The Northern Grapes Project was funded in 2011 by the USDA NIFA Specialty Crops Research Initiative. The emergence of cold hardy, Vitis riparia-based wine grape cultivars in the 1990s created a new and rapidly expanding industry of small vineyard and winery enterprises in more than 12 states in New England, northern New York, and the Upper Midwest, boosting rural economies in those regions. Read more.
Register for the April 21 Webinar “Branding Studies for Cold Climate Wines.”
With Bill Gartner and Dan McCole
Tuesday, April 21st, 2015
12:00 Noon Eastern (11:00 am Central)
7:00 pm Eastern (6:00 pm Central)
Read the March News You Can Use: Vine Nutrition
As cold-hardy winegrape cultivars are still fairly new, optimal soil and tissue nutrient concentration ranges have not yet been established, and growers are relying on recommendations developed for Vitis vinifera and V. labrusca cultivars grown in more traditional (i.e., warmer) climates. Therefore, one of the goals of the Northern Grapes Project is to obtain baseline soil properties and tissue nutrient concentrations for the cold-hardy hybrids.
Click here for the full report, which includes links to a webinar vine nutrition, as well as a research report and newsletter article containing preliminary results about the research being conducted as part of the project.
Watch the March 10th Webinar “Building the Perfect Body: Tannin Strategies for Red Hybrid Wines,” with Anna Katharine Mansfield
Read the Year 3 Northern Grapes Project Progress Report
The Northern Grapes Project officially started in September 2011; we initially received two years of funding, and after a “gap year” in funds in Year 3 due to a delay in the farm bill, we were successful in our reapplication, and received two additional years of funds for September 2014 through September 2016. As Year 3 (the year included in this report) was a gap year in funds, the Northern Grapes Project was operating at a somewhat reduced capacity, but team members still moved forward with research and outreach with funds derived from other sources, such as state speciality crop block grants, or from the no-cost extension granted by the USDA. Vineyard studies continued as planned in most locations, despite the extreme low temperatures associated with the polar vortex in the winter of 2013/14 that caused extensive damage to vines in some locations. Winemaking trials were conducted as availability of fruit allowed. The marketing and economics team continued branding and consumer research. In the third year of the project alone, our extensive outreach efforts reached an estimated audience of 5,500 via numerous outlets, including the Northern Grapes Symposium, our capstone event of the year. The Northern Grapes Project Webinar Series, likely the most visible of the outreach products, had a live audience of approximately 600 at the 12 live sessions, and thousands of views of the recorded webinars.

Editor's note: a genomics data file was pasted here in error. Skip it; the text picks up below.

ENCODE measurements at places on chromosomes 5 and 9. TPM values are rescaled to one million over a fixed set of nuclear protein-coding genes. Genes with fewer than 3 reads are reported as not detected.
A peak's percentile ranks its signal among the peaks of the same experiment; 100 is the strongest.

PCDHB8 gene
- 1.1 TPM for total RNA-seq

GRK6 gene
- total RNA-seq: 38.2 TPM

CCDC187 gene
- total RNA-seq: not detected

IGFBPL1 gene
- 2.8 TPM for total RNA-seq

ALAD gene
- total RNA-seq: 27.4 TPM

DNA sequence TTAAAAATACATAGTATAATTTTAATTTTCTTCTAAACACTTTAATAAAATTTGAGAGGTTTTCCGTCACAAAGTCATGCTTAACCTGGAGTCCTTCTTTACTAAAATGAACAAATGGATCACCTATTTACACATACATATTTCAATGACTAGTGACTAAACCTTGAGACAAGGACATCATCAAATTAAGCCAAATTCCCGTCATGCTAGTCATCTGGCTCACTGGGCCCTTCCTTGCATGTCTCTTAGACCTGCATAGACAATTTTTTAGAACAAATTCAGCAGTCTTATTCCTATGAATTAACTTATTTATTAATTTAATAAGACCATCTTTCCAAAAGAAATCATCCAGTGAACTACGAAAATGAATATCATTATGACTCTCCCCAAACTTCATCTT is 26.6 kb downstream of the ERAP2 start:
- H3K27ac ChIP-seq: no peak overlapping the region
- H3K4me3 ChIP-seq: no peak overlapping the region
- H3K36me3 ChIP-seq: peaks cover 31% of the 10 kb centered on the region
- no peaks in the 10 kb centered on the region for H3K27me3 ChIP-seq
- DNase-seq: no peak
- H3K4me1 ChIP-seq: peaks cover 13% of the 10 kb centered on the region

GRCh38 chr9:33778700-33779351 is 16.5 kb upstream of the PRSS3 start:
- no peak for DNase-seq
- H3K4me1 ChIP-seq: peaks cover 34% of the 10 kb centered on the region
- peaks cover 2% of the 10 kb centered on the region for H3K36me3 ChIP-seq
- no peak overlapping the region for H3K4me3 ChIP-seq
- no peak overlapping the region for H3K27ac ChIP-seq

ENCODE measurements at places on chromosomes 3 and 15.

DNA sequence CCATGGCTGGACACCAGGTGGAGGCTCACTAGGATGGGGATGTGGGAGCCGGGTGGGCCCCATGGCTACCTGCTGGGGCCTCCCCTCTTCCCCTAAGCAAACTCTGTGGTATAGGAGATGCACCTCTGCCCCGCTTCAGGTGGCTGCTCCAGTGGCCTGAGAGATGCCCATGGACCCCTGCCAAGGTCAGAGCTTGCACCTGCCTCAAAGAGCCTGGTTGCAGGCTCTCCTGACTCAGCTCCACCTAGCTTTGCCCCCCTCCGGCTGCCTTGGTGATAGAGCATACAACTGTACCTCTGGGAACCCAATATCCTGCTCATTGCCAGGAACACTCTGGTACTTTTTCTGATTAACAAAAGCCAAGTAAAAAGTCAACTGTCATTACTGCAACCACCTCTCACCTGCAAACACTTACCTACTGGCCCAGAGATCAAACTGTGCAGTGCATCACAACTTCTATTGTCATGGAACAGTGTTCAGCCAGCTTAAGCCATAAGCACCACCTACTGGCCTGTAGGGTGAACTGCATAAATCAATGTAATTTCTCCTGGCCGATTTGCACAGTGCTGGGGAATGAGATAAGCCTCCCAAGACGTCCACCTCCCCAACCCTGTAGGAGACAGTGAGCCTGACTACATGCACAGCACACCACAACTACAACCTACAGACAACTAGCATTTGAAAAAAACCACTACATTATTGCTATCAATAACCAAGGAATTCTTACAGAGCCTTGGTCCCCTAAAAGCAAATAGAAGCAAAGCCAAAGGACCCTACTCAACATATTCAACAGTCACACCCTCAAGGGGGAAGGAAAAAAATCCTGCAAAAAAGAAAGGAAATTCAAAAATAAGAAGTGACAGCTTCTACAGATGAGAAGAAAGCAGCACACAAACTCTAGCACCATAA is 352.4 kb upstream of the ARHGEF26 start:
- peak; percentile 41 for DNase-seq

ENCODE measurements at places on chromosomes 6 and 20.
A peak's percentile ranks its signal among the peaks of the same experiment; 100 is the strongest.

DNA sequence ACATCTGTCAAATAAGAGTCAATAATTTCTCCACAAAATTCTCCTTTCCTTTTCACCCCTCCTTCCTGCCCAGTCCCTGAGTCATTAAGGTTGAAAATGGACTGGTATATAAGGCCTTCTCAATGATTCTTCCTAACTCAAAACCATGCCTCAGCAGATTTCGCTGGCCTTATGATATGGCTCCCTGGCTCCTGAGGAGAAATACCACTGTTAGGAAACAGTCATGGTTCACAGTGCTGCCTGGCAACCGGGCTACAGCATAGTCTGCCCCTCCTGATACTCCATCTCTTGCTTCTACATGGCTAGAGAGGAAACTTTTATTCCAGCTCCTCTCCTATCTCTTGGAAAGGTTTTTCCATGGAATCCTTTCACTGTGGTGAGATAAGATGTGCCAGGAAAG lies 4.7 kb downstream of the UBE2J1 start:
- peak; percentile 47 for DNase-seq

Click here to read the full report.
Read the March issue of Northern Grapes News.
In this issue:
-Effects of Canopy Management Practices on Cold-Hardy Grape Cultivars
-Results from the Northern Grapes Project Baseline Survey – A Series. Industry Maturation and Concerns
-NGP Team Profile: Gail Nonnecke
-NGP Team Profile: Jacek Koziel
Click here to read the newsletter.